Never Say Goodbye

It was Ekadashi, a day auspicious to Vaishnavites, when he collapsed on his wife’s bosom while she was trying to wash him up. She called to her sister in alarm.

“Call the ambulance. We have to take chetan to the hospital.”

He had lost so much weight over the past few weeks, refusing to eat chapatis, rice, bananas or milk. On good days he would have 2 spoons of curd rice and an ounce of custard or ice cream. And yet she didn’t have the strength to carry him to the bed from the bathroom.

“Call that Nepali watchman. Ask him to hurry,” she yelled out to her sister.

The Nepali man showed up before the ambulance and wrapped him in a bed sheet and carried him to the bed. He lay on the bed and took 2 or 3 breaths and then the next breath didn’t come at all.

Her sister called his children, one in Sweden and one in N. Carolina. His son immediately flew to Stockholm and booked his flights to India. The daughter was unreachable. In the morning when she woke up and looked at her phone, WhatsApp was blowing up with messages. Some were messages from people that she didn’t know. She opened one of them and it said: So sorry to hear about your father. God be with you, molu.

It made no sense. She had just spoken to him last night and he seemed to be fine. He had just returned from Apollo after giving a sample for biopsy. The doctors had started therapy a couple of days ago after weeks and weeks of endless testing and trying to find the primary.

She dialed her mom’s number.

“Hi ma. What happened to Papa?” she asked.

“Papa is no more. Didn’t anyone tell you?”

She slumped on the couch trying to make sense of what she had just heard.

“How? What happened? I spoke to him yesterday!”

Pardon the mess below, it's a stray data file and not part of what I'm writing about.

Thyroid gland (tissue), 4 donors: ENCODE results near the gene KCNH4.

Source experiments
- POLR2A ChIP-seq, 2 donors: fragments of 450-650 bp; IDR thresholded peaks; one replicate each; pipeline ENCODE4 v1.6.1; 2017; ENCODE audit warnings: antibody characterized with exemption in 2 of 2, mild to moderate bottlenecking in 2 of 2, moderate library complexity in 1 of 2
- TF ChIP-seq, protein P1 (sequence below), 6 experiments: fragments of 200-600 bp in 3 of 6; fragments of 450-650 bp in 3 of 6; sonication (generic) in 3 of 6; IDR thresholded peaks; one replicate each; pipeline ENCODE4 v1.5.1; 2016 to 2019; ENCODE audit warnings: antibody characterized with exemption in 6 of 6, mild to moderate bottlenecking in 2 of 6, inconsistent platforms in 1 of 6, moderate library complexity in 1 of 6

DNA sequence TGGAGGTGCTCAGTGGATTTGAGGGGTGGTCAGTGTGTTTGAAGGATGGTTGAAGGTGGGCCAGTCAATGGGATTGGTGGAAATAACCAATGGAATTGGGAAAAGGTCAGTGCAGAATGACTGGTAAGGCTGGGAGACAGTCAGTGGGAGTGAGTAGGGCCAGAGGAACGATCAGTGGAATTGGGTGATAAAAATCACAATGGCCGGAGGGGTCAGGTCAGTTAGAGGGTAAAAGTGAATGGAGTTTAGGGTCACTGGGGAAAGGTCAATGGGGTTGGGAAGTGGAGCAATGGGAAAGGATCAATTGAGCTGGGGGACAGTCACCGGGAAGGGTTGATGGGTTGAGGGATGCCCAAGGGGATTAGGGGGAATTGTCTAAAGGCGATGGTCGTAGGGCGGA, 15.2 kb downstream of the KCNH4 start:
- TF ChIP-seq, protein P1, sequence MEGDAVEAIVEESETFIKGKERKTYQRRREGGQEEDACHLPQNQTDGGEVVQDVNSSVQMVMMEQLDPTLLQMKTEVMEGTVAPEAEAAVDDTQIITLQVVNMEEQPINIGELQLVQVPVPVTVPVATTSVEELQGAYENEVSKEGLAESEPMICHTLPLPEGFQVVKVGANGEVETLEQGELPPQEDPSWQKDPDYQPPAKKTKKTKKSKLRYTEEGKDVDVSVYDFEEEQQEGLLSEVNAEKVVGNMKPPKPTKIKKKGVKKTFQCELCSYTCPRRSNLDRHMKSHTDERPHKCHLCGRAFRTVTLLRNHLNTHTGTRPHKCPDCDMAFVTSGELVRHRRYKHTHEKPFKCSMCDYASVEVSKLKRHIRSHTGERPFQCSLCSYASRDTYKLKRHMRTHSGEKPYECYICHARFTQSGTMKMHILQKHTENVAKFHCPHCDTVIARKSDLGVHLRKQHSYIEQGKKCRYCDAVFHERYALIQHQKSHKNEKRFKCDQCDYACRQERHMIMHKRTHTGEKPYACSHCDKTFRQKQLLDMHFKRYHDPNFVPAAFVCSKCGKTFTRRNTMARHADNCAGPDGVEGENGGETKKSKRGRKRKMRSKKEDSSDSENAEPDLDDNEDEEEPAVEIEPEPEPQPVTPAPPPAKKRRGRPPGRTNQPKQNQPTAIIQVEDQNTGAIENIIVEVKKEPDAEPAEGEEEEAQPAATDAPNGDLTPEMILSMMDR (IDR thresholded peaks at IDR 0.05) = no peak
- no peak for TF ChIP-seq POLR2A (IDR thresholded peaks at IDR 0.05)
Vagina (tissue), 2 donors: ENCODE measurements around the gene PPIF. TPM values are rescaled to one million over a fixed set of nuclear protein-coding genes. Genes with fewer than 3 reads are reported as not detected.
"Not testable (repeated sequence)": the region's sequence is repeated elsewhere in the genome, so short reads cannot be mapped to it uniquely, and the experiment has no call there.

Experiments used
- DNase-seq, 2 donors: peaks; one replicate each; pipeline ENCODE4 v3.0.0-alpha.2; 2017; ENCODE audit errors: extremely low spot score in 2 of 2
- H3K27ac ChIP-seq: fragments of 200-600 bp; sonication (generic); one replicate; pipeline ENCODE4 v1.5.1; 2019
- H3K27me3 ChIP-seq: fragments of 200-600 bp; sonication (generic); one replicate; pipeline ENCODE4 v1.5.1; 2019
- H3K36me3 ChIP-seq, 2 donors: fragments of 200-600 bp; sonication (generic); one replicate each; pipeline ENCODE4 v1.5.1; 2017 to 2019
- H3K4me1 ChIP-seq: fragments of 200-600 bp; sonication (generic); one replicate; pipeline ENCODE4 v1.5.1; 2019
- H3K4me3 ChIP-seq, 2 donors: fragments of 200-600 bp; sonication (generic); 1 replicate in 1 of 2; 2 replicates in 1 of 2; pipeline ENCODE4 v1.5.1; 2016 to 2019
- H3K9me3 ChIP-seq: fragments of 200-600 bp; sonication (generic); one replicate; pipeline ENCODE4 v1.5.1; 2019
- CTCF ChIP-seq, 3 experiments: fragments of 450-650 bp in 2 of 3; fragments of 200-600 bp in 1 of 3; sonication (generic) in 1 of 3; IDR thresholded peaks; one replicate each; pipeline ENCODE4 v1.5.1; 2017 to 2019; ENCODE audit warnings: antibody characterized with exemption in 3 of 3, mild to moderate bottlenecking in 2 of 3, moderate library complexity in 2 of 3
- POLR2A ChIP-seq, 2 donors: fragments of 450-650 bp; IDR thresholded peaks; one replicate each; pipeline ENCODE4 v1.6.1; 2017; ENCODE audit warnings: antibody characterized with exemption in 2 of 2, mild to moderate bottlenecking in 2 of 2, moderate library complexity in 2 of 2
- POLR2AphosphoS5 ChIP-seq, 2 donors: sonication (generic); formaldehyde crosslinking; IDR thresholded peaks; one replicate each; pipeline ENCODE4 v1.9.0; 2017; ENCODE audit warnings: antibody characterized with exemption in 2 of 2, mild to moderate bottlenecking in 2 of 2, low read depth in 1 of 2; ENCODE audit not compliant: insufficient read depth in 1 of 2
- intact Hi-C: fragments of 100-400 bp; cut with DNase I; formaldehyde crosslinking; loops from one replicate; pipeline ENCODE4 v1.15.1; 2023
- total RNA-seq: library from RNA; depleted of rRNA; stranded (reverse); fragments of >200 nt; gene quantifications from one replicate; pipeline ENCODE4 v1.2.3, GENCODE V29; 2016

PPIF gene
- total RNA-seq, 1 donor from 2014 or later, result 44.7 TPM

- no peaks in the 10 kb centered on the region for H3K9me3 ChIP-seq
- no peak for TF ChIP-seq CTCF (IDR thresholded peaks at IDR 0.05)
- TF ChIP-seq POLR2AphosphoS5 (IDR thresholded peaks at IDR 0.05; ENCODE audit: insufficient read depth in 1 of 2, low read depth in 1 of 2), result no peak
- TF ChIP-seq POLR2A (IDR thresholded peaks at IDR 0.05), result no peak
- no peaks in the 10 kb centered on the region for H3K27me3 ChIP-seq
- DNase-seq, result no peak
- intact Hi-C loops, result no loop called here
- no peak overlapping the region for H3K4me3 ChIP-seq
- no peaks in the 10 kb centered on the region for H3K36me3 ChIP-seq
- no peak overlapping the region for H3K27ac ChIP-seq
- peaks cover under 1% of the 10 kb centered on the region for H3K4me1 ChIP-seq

Her mom gave the phone to someone else and they started talking some random stuff which didn’t even register. She excused herself and cut the call.

Almost a month ago, Papa went to the doctor for a check up. Mom had been pestering him to go see a doctor since August. He was losing weight although he was eating well and healthy otherwise. Whenever Amma nagged him he would say, “You’re always thinking negative. There’s nothing wrong with me.”

Only to prove her wrong did he finally agree to visit a doctor. After running some initial tests the doctor asked him to take a PET scan, which then revealed nodules in several parts of the body.

Amma called one day and said, “Don’t get upset, molu but Papa has cancer.”

She chided her mom for making assumptions without showing the reports to an oncologist. How can Papa get cancer? No way. It was some mistake. She imagined that he would live till 80 or more and celebrate his birthday at the temple in Thirukadaiyur like they did for his 70th birthday. The priests performed Mrityunjaya homam to ensure that he lived a long life. He was only 72. Even the temple elephant had blessed him by placing its trunk on his head.

Just a few weeks ago she had fasted on Vaikunta Ekadashi day hoping that his favorite god Vishnu would hear her prayers and grant him good health and a long life. The last time she had fasted was in 2015 and indeed a miracle happened. So why not this time? The very same day a girl from her daughter’s school dropped off a bag containing 1000 cranes or senbazuru. Legend has it that if one strings together 1000 origami cranes you get one wish. She didn’t string the cranes together but maybe this was a sign that her wish will be granted.